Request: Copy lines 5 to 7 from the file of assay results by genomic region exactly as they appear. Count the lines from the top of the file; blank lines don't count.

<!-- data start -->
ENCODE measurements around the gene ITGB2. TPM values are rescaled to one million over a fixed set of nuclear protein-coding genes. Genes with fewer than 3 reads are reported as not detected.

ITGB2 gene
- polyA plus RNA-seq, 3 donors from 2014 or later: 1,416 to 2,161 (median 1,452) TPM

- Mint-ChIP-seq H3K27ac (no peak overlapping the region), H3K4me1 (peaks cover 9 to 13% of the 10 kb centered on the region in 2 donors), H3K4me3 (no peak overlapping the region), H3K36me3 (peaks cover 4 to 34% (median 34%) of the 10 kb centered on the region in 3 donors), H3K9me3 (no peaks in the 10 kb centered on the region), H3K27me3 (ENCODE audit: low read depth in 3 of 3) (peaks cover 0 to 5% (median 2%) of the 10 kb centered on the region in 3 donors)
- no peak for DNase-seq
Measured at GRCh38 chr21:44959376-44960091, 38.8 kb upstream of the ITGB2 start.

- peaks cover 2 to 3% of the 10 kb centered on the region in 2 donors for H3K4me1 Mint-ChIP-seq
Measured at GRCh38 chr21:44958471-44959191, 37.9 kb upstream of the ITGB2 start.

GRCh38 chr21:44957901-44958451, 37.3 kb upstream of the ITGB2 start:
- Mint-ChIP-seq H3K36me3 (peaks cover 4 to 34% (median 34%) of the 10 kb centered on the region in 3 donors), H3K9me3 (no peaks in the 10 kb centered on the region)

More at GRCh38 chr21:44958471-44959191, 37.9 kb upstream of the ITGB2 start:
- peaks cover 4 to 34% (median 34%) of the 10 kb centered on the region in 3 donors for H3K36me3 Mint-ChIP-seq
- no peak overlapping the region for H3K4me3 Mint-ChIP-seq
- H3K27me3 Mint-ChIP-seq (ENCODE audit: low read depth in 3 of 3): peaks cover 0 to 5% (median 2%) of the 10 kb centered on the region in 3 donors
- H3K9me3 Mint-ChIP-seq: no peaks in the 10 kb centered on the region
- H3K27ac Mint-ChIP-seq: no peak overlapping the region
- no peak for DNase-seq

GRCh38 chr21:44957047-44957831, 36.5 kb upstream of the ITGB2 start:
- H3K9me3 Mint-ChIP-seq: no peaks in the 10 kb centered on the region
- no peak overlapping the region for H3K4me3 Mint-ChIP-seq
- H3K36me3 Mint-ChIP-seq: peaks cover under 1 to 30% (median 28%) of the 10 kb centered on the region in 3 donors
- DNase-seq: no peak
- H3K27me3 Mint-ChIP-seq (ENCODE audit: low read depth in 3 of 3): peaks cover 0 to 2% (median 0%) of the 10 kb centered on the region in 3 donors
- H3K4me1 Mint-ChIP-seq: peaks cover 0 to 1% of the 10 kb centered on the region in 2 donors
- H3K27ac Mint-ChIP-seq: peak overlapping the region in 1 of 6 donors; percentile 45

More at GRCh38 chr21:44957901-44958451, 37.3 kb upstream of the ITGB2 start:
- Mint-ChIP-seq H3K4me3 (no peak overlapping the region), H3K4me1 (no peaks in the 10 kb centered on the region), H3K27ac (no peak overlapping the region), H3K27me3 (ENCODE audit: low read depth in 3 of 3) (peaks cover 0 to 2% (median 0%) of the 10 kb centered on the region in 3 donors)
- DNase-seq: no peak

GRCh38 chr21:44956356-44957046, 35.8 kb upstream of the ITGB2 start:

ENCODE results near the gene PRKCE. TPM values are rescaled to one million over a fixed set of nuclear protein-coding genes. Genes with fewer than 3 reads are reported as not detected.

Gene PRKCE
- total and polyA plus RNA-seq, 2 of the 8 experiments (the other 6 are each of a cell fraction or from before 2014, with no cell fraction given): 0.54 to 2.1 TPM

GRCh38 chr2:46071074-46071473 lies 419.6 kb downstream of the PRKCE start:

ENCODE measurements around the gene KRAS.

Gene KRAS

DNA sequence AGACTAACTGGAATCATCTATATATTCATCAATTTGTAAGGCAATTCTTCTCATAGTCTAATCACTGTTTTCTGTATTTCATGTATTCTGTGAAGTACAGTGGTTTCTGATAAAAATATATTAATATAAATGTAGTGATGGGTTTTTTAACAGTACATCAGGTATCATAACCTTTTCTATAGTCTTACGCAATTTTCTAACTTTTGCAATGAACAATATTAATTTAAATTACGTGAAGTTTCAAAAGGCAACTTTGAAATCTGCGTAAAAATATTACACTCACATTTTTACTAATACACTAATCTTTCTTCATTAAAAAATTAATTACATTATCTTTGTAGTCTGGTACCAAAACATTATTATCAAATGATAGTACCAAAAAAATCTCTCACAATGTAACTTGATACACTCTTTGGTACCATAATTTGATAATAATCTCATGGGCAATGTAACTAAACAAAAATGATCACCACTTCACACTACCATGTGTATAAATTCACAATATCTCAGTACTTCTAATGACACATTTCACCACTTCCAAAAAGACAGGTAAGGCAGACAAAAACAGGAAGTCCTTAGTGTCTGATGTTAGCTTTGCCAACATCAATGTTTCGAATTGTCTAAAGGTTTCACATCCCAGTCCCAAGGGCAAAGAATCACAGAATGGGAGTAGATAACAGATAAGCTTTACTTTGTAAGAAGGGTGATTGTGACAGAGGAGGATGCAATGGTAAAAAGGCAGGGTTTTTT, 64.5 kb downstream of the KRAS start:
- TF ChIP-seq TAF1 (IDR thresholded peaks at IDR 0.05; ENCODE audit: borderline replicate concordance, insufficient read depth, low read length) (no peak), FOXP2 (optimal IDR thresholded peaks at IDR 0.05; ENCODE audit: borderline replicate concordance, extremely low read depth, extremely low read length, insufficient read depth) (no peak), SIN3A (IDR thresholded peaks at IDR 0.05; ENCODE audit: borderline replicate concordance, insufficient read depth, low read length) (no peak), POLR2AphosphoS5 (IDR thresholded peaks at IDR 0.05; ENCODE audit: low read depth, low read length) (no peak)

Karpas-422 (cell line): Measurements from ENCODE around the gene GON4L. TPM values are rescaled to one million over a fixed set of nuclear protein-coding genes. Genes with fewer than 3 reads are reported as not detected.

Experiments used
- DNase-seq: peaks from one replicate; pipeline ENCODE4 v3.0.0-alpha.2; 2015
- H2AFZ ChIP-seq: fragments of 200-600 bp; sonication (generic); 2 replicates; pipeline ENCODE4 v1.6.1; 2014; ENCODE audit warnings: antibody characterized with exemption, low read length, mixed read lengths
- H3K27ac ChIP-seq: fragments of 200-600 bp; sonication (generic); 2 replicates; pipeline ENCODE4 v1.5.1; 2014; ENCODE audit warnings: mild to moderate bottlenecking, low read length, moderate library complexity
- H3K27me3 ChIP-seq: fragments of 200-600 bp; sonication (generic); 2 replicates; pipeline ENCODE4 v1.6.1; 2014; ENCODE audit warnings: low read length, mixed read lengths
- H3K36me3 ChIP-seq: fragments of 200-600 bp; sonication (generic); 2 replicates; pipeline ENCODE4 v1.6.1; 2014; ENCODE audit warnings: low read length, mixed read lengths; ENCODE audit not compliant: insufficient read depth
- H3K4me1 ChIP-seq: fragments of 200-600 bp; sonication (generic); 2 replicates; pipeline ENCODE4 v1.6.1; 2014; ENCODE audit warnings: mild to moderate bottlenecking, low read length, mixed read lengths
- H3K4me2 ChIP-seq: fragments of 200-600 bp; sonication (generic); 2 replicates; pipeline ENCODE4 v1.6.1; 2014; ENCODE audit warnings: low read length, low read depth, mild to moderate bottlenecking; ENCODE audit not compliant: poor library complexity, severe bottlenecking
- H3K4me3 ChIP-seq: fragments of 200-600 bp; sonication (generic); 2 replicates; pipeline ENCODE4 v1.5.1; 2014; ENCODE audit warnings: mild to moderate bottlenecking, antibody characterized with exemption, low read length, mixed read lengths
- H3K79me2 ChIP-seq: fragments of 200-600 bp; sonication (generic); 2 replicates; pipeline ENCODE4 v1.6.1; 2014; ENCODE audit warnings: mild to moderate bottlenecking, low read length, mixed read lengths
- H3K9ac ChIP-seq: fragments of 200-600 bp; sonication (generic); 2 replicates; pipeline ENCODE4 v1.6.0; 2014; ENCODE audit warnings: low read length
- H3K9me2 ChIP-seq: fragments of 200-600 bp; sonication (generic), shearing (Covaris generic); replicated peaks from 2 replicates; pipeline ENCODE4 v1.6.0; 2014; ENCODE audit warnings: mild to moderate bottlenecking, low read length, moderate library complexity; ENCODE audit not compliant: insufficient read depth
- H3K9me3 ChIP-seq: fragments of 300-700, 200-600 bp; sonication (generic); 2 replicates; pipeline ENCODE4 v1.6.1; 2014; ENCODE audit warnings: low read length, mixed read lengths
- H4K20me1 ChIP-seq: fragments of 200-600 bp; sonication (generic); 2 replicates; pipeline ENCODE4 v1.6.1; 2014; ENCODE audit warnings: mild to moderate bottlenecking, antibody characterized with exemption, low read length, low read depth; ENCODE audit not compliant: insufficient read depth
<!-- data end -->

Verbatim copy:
- no peak for DNase-seq
Measured at GRCh38 chr21:44959376-44960091, 38.8 kb upstream of the ITGB2 start.

- peaks cover 2 to 3% of the 10 kb centered on the region in 2 donors for H3K4me1 Mint-ChIP-seq